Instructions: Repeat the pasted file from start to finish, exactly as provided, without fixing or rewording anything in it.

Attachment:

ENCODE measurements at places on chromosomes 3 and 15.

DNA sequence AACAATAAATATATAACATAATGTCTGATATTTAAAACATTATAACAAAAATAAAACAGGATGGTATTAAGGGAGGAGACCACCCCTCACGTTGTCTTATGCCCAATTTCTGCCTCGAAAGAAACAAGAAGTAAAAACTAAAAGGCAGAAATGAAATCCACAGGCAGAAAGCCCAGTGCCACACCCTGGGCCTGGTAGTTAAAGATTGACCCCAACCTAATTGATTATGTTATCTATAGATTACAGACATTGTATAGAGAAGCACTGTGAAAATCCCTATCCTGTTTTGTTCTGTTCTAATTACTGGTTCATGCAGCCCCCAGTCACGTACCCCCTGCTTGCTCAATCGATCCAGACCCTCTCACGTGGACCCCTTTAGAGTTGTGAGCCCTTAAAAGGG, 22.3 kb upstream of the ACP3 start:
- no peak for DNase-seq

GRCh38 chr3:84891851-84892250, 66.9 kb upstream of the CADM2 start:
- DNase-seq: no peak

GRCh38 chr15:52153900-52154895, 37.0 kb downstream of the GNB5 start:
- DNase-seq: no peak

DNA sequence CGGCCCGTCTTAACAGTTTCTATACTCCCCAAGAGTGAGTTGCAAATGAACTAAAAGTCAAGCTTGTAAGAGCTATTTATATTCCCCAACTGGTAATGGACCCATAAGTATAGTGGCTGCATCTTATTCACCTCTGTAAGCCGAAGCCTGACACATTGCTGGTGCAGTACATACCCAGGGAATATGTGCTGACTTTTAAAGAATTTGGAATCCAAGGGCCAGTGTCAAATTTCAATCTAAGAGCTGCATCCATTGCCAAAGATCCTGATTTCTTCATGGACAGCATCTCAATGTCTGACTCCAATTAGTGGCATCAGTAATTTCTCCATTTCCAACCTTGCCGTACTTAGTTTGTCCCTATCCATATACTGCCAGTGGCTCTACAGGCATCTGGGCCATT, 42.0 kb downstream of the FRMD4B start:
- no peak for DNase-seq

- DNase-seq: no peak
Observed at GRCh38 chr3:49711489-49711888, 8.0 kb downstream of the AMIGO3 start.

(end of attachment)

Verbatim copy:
ENCODE measurements at places on chromosomes 3 and 15.

DNA sequence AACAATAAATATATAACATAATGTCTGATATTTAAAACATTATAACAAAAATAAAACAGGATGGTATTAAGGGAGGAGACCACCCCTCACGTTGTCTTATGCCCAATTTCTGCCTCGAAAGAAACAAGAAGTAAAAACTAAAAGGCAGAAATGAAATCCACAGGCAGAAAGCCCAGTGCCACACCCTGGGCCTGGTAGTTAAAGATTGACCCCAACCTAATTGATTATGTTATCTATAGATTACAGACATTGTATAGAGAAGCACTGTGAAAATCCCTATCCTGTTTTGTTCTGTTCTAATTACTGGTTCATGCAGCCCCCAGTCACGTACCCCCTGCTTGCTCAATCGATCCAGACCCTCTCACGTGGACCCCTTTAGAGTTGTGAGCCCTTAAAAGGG, 22.3 kb upstream of the ACP3 start:
- no peak for DNase-seq

GRCh38 chr3:84891851-84892250, 66.9 kb upstream of the CADM2 start:
- DNase-seq: no peak

GRCh38 chr15:52153900-52154895, 37.0 kb downstream of the GNB5 start:
- DNase-seq: no peak

DNA sequence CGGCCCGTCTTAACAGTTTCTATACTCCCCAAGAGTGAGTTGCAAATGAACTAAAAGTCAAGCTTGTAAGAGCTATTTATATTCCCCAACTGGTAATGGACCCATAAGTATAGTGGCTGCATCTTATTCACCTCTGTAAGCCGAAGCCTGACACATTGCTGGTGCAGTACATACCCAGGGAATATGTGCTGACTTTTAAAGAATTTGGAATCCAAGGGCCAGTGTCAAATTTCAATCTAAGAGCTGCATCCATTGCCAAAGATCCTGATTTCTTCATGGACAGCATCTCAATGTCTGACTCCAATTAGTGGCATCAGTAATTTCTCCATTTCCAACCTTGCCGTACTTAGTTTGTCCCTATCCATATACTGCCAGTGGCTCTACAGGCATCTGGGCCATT, 42.0 kb downstream of the FRMD4B start:
- no peak for DNase-seq

- DNase-seq: no peak
Observed at GRCh38 chr3:49711489-49711888, 8.0 kb downstream of the AMIGO3 start.